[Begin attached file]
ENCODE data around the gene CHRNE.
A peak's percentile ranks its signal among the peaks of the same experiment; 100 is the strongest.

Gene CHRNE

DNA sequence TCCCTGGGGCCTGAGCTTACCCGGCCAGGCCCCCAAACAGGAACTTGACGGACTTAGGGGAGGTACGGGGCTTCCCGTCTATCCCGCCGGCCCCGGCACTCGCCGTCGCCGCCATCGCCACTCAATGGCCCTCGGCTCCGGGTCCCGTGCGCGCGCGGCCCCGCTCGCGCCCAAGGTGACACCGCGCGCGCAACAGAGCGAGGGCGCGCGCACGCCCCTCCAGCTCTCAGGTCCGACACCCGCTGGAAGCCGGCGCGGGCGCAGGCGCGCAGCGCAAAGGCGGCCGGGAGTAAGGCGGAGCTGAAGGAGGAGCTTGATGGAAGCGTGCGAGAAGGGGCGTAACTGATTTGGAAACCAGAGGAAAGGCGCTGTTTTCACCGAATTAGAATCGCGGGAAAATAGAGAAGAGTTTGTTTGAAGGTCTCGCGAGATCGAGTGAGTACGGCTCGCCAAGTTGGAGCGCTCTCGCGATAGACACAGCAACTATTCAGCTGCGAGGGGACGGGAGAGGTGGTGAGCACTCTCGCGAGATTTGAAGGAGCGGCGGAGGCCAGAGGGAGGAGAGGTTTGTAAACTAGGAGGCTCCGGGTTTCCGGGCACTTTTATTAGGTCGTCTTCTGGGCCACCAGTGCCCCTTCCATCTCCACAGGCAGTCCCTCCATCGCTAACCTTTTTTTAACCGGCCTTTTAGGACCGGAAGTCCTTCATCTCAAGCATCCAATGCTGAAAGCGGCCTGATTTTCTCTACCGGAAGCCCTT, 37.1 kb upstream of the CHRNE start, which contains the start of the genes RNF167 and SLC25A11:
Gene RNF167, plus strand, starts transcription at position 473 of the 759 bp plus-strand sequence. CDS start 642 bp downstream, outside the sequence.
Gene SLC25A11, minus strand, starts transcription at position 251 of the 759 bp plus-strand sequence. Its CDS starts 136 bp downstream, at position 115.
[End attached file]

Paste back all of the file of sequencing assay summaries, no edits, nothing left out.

ENCODE data around the gene CHRNE.
A peak's percentile ranks its signal among the peaks of the same experiment; 100 is the strongest.

Gene CHRNE

DNA sequence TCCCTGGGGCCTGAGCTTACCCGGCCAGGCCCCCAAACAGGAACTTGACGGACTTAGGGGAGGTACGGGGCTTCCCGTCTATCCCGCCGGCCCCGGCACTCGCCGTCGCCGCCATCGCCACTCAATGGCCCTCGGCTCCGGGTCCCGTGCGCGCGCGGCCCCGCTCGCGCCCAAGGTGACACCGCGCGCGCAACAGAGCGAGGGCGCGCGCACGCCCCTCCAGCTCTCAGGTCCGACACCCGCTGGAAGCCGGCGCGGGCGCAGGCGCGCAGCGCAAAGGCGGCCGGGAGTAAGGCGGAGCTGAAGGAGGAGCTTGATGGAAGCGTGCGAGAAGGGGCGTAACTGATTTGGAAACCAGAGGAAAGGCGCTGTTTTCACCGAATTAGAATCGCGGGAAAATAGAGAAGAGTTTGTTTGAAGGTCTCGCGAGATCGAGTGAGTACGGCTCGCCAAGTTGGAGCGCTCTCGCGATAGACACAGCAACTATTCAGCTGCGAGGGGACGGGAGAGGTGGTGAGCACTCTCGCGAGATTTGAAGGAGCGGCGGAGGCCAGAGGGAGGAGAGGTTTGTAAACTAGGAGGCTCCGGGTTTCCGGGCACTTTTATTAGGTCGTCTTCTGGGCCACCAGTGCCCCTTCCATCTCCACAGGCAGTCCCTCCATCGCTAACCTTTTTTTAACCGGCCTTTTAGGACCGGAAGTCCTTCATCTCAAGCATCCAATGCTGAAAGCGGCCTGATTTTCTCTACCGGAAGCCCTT, 37.1 kb upstream of the CHRNE start, which contains the start of the genes RNF167 and SLC25A11:
Gene RNF167, plus strand, starts transcription at position 473 of the 759 bp plus-strand sequence. CDS start 642 bp downstream, outside the sequence.
Gene SLC25A11, minus strand, starts transcription at position 251 of the 759 bp plus-strand sequence. Its CDS starts 136 bp downstream, at position 115.